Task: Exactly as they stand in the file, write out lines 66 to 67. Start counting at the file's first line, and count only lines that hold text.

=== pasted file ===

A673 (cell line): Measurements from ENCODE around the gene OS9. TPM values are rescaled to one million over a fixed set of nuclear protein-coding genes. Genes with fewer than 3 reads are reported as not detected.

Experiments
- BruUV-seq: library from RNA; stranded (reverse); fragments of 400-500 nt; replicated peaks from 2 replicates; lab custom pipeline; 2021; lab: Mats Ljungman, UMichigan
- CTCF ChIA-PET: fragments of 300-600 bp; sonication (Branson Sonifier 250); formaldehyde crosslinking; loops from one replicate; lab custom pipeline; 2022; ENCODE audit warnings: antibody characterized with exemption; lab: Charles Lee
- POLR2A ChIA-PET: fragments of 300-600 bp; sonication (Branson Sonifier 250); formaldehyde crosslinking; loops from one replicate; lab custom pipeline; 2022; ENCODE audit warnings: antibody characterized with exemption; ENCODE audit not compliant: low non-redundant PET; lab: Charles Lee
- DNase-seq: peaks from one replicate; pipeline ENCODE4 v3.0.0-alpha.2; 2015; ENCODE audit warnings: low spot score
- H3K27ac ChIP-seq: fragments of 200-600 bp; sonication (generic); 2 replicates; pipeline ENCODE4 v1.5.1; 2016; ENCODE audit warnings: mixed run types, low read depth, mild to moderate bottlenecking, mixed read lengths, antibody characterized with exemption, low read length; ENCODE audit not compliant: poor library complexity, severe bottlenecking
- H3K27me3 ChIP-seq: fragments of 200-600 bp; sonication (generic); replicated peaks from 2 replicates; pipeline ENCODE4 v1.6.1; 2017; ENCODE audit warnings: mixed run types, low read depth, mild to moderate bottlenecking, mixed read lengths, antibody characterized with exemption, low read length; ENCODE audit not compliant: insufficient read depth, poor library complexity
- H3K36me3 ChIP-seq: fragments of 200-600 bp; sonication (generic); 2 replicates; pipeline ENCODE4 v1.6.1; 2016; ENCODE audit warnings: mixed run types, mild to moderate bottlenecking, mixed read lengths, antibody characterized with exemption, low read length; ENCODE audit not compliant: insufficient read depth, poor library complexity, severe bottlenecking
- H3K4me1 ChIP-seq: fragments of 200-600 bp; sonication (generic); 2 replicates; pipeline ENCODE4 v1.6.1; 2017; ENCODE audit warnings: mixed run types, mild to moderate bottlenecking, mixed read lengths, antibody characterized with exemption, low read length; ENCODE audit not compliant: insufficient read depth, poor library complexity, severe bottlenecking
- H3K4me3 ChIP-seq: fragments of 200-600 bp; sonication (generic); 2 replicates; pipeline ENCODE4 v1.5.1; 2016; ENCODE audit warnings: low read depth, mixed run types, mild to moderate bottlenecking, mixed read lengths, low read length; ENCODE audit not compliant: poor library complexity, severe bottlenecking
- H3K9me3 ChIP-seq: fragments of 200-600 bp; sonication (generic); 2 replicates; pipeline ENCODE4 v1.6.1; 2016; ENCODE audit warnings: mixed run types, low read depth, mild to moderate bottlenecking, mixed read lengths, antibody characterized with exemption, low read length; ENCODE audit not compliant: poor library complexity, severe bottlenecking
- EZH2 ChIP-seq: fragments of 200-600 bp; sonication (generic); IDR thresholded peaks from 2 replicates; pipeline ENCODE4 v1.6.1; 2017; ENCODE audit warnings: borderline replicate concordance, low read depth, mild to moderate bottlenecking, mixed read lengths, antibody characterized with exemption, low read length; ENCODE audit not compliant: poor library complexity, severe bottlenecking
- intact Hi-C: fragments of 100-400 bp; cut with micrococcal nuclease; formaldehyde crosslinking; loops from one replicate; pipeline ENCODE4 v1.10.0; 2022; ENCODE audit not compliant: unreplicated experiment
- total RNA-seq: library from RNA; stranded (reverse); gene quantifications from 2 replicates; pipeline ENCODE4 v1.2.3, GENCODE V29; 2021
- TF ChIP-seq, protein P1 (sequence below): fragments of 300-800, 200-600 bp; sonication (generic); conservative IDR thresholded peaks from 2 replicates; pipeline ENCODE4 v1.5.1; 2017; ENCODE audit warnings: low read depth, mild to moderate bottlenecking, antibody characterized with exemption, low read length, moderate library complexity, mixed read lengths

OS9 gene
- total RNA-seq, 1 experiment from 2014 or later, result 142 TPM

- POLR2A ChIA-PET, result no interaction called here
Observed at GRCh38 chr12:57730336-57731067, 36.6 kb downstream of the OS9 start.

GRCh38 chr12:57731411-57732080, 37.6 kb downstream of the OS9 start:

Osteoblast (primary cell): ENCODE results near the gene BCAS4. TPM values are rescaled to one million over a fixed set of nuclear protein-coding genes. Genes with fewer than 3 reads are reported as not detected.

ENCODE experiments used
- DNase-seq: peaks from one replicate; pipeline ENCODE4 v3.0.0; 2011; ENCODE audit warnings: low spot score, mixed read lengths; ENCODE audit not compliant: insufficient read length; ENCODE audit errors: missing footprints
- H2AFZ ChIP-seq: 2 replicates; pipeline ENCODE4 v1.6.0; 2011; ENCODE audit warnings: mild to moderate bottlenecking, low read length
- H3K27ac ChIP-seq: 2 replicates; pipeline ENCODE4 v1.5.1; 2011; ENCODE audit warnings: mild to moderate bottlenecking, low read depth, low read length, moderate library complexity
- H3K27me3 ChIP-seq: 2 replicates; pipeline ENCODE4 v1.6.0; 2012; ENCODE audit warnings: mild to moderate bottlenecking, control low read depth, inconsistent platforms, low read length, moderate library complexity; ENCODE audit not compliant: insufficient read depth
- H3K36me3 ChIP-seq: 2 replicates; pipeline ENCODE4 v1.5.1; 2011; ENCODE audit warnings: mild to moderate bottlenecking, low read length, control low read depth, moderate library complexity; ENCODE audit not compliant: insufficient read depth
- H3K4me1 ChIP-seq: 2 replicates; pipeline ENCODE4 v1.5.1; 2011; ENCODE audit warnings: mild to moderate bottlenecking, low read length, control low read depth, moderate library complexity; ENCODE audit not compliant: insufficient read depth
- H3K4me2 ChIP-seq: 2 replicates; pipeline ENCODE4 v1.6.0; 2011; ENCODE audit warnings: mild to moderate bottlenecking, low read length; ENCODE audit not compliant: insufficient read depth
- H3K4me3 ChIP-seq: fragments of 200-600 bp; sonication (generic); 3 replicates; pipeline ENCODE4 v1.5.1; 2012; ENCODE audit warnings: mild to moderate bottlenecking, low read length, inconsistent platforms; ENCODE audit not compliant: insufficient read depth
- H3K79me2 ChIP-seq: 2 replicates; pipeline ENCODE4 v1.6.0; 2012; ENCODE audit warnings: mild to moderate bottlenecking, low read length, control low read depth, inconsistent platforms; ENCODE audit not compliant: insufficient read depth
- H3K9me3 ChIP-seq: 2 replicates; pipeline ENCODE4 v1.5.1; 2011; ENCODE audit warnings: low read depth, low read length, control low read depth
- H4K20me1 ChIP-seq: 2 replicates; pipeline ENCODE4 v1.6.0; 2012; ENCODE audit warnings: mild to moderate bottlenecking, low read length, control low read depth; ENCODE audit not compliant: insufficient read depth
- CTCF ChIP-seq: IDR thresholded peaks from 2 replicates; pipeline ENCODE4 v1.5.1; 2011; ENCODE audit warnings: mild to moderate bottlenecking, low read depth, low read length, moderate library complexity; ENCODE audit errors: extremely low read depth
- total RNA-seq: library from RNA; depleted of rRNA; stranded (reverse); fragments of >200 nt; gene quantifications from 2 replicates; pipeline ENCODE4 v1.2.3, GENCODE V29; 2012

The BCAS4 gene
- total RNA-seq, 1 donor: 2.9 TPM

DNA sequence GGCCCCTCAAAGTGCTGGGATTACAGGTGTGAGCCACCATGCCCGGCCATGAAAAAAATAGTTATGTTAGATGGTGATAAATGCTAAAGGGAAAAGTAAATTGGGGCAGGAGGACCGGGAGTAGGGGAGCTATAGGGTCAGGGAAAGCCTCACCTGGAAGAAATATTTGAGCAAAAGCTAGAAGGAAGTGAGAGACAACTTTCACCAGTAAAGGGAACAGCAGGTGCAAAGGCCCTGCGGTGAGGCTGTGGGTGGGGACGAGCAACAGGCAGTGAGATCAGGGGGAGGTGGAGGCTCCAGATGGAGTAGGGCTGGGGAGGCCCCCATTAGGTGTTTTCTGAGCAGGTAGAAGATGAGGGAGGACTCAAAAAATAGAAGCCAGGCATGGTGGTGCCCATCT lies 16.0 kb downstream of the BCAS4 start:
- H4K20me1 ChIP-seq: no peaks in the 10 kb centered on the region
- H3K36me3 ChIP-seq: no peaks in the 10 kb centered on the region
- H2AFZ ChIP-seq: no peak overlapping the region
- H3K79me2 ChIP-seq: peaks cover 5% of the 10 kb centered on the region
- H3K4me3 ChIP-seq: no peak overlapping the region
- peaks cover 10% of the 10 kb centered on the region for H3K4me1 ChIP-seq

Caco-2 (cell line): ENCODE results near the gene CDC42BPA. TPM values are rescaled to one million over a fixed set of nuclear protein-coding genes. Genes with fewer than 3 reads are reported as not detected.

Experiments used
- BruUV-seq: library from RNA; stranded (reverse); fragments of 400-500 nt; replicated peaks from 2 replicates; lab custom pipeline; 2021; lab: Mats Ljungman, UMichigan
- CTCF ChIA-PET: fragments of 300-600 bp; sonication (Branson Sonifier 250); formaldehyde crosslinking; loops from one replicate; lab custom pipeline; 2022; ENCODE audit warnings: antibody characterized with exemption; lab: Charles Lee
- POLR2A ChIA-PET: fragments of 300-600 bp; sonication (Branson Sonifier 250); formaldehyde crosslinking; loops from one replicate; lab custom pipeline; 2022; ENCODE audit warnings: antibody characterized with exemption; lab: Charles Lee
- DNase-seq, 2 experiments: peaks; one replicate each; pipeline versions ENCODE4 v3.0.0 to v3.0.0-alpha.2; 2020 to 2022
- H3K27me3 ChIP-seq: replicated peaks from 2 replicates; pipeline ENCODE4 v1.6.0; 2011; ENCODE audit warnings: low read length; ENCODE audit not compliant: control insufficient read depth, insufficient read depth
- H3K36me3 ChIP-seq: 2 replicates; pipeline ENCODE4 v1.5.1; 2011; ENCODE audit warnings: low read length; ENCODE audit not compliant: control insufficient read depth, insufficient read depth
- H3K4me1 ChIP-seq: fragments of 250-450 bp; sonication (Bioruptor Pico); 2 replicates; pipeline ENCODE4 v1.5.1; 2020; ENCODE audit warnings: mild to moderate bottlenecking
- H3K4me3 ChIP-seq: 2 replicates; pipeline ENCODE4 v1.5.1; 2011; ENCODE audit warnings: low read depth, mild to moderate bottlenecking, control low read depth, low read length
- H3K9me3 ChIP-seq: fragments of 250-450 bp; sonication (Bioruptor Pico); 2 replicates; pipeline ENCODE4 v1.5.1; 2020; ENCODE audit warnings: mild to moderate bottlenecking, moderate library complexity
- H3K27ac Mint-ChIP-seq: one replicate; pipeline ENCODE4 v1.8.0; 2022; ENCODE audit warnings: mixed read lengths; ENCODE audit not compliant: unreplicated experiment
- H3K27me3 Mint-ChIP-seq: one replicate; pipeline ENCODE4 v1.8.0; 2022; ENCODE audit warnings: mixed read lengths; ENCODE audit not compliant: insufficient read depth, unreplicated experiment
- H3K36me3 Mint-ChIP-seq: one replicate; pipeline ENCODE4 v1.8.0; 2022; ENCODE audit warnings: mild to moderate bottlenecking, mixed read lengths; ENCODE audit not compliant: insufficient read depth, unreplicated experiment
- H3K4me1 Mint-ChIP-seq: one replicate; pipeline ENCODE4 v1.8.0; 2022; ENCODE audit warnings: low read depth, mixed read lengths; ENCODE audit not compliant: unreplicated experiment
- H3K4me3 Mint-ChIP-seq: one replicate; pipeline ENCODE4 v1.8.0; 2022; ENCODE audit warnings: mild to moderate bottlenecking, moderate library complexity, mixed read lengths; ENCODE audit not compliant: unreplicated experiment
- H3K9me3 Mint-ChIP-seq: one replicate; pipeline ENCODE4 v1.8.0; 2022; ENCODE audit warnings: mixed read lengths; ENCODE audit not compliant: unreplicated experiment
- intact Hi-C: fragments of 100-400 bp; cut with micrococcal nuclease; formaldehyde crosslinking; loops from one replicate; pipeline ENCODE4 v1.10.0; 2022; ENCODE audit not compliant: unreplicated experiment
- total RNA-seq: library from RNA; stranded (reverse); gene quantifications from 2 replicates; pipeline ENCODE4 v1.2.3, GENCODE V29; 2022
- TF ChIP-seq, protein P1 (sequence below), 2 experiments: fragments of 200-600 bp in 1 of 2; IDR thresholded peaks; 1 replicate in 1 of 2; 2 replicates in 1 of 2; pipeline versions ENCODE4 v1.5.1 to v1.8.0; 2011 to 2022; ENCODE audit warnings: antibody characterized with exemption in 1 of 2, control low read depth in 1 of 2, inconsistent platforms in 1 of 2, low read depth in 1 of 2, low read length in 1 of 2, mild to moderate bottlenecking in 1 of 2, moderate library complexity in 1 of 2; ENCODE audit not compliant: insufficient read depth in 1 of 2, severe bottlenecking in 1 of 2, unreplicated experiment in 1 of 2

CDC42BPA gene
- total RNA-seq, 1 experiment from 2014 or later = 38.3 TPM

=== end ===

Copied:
CDC42BPA gene
- total RNA-seq, 1 experiment from 2014 or later = 38.3 TPM